Pub Date: Jan. 1, 1979

ISBN: 0061965588

Page Count: 772

Publisher: Harper & Row

Review Posted Online: May 26, 2012

Kirkus Reviews Issue: Jan. 1, 1979

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A Churchill-ian view of native history—Ward, that is, not Winston—its facts filtered through a dense screen of ideology.

AN INDIGENOUS PEOPLES' HISTORY OF THE UNITED STATES

Custer died for your sins. And so, this book would seem to suggest, did every other native victim of colonialism.

Inducing guilt in non-native readers would seem to be the guiding idea behind Dunbar-Ortiz’s (Emerita, Ethnic Studies/California State Univ., Hayward; Blood on the Border: A Memoir of the Contra War, 2005, etc.) survey, which is hardly a new strategy. Indeed, the author says little that hasn’t been said before, but she packs a trove of ideological assumptions into nearly every page. For one thing, while “Indian” isn’t bad, since “[i]ndigenous individuals and peoples in North America on the whole do not consider ‘Indian’ a slur,” “American” is due to the fact that it’s “blatantly imperialistic.” Just so, indigenous peoples were overwhelmed by a “colonialist settler-state” (the very language broadly applied to Israelis vis-à-vis the Palestinians today) and then “displaced to fragmented reservations and economically decimated”—after, that is, having been forced to live in “concentration camps.” Were he around today, Vine Deloria Jr., the always-indignant champion of bias-puncturing in defense of native history, would disavow such tidily packaged, ready-made, reflexive language. As it is, the readers who are likely to come to this book—undergraduates, mostly, in survey courses—probably won’t question Dunbar-Ortiz’s inaccurate assertion that the military phrase “in country” derives from the military phrase “Indian country” or her insistence that all Spanish people in the New World were “gold-obsessed.” Furthermore, most readers won’t likely know that some Ancestral Pueblo (for whom Dunbar-Ortiz uses the long-abandoned term “Anasazi”) sites show evidence of cannibalism and torture, which in turn points to the inconvenient fact that North America wasn’t entirely an Eden before the arrival of Europe.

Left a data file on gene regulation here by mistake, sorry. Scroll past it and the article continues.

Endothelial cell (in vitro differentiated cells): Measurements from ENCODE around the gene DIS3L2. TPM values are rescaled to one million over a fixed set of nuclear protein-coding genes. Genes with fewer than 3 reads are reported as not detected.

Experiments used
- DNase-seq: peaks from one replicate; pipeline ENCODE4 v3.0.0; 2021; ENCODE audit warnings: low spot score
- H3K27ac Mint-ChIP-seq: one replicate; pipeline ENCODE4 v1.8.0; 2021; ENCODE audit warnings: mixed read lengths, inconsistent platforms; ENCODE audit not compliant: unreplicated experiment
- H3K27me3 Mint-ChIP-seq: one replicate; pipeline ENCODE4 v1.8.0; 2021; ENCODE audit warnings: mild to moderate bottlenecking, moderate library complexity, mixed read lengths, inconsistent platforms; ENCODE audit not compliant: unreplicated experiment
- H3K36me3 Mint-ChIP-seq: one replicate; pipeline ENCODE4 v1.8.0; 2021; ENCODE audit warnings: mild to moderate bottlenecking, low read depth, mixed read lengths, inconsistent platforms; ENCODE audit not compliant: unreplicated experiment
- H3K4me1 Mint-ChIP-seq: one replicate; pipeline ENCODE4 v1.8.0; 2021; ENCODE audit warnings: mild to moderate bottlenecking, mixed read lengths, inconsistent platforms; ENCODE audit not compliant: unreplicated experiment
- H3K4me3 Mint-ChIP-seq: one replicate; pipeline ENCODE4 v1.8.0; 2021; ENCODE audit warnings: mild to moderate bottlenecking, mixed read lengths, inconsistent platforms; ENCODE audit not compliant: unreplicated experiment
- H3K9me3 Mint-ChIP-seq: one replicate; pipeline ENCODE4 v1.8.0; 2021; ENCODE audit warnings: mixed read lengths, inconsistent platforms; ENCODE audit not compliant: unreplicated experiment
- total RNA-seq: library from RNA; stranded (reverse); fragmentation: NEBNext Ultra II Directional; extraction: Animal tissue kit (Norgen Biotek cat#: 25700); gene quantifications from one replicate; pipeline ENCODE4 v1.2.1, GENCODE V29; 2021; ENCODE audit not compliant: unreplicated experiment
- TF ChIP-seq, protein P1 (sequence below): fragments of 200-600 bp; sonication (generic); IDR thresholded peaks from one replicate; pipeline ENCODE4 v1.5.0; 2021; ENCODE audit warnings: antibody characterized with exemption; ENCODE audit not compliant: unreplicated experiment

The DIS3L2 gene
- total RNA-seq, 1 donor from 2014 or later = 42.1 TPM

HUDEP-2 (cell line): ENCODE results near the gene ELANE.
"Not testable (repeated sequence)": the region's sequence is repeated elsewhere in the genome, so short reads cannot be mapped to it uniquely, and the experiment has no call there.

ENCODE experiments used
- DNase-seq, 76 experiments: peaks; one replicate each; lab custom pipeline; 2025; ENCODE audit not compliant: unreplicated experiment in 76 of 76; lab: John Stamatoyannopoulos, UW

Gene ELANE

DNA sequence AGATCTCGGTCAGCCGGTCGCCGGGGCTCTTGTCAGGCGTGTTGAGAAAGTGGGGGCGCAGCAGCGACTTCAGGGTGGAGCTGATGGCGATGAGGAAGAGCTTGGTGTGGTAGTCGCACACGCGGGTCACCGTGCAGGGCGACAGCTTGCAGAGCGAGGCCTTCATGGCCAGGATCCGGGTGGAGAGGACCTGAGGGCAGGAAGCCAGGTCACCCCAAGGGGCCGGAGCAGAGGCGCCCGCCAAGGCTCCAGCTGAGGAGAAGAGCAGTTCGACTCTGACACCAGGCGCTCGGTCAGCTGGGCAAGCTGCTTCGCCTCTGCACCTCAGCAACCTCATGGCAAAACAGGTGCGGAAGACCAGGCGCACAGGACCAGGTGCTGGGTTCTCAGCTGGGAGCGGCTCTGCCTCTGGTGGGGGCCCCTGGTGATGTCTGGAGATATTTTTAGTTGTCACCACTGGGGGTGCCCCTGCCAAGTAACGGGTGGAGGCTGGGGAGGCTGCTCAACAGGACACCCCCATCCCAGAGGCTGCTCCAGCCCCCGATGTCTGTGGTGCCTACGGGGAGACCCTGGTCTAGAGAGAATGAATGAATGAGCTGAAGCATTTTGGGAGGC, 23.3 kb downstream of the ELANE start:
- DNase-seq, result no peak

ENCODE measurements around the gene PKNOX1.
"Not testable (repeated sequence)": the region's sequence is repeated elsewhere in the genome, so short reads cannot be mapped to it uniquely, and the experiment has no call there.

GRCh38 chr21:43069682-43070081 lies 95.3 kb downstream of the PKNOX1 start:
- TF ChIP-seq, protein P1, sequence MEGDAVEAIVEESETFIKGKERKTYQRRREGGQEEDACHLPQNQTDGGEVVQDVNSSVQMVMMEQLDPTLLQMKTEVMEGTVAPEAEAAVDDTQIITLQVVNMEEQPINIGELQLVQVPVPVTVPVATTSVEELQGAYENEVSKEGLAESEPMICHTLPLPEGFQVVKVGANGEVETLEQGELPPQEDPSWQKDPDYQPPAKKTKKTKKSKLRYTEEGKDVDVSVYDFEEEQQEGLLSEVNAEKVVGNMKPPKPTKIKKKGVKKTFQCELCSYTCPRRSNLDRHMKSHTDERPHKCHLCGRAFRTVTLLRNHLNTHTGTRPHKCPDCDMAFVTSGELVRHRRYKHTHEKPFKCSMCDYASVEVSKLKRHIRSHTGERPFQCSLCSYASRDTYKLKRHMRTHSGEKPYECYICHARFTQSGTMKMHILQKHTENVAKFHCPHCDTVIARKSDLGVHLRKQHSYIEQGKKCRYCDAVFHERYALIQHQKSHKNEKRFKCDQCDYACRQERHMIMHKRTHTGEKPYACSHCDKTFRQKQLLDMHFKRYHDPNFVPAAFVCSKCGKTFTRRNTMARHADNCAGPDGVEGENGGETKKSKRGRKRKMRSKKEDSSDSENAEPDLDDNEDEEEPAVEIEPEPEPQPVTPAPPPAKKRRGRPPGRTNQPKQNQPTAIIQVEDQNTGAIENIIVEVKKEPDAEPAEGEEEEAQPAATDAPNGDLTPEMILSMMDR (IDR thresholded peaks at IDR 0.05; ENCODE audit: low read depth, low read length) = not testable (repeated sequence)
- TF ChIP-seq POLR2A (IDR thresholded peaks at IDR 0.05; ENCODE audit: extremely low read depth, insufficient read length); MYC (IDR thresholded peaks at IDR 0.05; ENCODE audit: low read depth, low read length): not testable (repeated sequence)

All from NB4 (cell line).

A Churchill-ian view of native history—Ward, that is, not Winston—its facts filtered through a dense screen of ideology.

Pub Date: Sept. 16, 2014

ISBN: 978-0-8070-0040-3

Page Count: 296

Publisher: Beacon

Review Posted Online: Aug. 18, 2014

Kirkus Reviews Issue: Sept. 15, 2014